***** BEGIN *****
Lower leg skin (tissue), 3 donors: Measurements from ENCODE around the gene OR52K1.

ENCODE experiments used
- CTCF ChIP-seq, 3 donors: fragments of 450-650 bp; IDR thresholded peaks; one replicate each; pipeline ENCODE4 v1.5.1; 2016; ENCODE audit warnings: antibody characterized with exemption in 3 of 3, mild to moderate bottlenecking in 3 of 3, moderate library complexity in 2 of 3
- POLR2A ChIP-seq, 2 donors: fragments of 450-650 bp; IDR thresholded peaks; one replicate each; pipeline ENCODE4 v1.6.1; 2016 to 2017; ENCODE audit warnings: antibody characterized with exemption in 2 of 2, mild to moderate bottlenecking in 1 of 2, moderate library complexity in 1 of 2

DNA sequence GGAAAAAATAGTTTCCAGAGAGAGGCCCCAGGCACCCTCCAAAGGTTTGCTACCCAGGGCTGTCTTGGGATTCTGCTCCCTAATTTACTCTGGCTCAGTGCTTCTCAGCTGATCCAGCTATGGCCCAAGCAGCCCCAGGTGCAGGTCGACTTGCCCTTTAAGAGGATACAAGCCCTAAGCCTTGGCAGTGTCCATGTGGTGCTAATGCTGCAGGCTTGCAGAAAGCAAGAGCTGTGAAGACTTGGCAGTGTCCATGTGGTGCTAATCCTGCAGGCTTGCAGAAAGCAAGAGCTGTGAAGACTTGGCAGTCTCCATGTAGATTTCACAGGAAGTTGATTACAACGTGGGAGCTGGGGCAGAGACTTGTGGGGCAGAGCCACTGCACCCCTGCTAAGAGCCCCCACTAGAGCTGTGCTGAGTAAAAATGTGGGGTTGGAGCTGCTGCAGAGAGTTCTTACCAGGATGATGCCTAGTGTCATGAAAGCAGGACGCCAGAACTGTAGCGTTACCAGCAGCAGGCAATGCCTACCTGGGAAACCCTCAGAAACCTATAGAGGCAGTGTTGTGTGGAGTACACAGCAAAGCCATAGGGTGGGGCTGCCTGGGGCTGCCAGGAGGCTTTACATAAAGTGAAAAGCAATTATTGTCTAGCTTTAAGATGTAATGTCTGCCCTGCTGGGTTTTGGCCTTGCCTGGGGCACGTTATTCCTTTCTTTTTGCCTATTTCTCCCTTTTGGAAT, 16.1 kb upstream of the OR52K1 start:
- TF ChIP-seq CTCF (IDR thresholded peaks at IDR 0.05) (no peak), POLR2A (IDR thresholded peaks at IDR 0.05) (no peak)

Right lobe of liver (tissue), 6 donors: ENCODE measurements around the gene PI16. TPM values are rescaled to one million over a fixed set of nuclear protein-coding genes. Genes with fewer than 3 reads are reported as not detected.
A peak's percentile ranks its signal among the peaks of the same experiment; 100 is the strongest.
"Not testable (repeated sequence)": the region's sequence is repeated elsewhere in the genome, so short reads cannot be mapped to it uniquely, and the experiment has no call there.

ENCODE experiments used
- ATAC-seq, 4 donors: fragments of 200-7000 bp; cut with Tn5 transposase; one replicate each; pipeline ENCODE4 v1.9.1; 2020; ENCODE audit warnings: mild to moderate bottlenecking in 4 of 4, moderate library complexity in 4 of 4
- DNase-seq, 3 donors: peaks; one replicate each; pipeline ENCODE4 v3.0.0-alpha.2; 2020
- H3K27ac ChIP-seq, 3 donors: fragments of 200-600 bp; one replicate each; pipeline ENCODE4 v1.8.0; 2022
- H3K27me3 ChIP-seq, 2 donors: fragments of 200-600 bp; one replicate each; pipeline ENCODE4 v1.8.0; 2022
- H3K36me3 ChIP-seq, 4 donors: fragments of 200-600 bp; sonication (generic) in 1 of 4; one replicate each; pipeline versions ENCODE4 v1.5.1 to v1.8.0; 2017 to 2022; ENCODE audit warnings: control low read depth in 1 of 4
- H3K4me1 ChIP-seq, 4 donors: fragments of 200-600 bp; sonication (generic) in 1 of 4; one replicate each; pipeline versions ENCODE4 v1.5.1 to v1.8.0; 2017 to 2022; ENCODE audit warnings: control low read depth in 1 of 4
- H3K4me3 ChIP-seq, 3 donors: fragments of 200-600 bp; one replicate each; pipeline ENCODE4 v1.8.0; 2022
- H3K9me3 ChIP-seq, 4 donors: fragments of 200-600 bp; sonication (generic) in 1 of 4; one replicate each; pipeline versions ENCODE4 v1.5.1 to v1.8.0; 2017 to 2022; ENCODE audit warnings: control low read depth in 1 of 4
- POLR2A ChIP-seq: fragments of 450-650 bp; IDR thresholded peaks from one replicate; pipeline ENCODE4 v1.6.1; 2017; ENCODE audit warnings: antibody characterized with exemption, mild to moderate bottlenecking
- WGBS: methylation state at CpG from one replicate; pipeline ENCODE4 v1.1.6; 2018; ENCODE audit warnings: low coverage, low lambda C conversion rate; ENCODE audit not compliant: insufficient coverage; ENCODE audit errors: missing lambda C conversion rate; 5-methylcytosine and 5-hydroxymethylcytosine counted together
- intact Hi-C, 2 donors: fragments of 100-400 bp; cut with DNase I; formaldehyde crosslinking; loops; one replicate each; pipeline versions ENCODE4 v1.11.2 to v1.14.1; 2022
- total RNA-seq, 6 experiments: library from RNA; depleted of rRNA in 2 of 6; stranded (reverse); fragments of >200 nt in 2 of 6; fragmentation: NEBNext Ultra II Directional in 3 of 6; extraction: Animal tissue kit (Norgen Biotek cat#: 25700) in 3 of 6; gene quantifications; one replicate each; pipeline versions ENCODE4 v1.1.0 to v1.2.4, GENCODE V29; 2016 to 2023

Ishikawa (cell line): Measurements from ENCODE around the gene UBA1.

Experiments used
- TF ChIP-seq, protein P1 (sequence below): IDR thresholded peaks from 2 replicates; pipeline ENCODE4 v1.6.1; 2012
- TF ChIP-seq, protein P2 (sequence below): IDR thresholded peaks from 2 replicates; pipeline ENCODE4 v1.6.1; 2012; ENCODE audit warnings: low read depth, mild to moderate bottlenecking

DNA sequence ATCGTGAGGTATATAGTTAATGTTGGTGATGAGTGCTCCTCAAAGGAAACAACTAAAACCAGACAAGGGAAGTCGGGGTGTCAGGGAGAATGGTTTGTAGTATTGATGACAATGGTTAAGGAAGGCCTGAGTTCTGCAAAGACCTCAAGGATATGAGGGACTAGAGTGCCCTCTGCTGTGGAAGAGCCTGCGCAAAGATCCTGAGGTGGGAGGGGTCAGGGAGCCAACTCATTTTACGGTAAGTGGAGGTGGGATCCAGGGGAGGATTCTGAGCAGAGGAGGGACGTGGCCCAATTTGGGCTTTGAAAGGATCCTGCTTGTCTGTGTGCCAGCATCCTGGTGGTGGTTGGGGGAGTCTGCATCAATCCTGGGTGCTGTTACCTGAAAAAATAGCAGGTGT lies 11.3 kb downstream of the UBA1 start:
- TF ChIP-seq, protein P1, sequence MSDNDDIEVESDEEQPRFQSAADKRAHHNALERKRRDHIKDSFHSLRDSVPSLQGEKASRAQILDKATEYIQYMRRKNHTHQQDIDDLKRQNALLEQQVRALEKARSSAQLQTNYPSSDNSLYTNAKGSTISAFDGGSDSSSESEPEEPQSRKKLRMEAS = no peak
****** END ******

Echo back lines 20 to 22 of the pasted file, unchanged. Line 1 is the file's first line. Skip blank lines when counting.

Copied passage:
- WGBS: methylation state at CpG from one replicate; pipeline ENCODE4 v1.1.6; 2018; ENCODE audit warnings: low coverage, low lambda C conversion rate; ENCODE audit not compliant: insufficient coverage; ENCODE audit errors: missing lambda C conversion rate; 5-methylcytosine and 5-hydroxymethylcytosine counted together
- intact Hi-C, 2 donors: fragments of 100-400 bp; cut with DNase I; formaldehyde crosslinking; loops; one replicate each; pipeline versions ENCODE4 v1.11.2 to v1.14.1; 2022
- total RNA-seq, 6 experiments: library from RNA; depleted of rRNA in 2 of 6; stranded (reverse); fragments of >200 nt in 2 of 6; fragmentation: NEBNext Ultra II Directional in 3 of 6; extraction: Animal tissue kit (Norgen Biotek cat#: 25700) in 3 of 6; gene quantifications; one replicate each; pipeline versions ENCODE4 v1.1.0 to v1.2.4, GENCODE V29; 2016 to 2023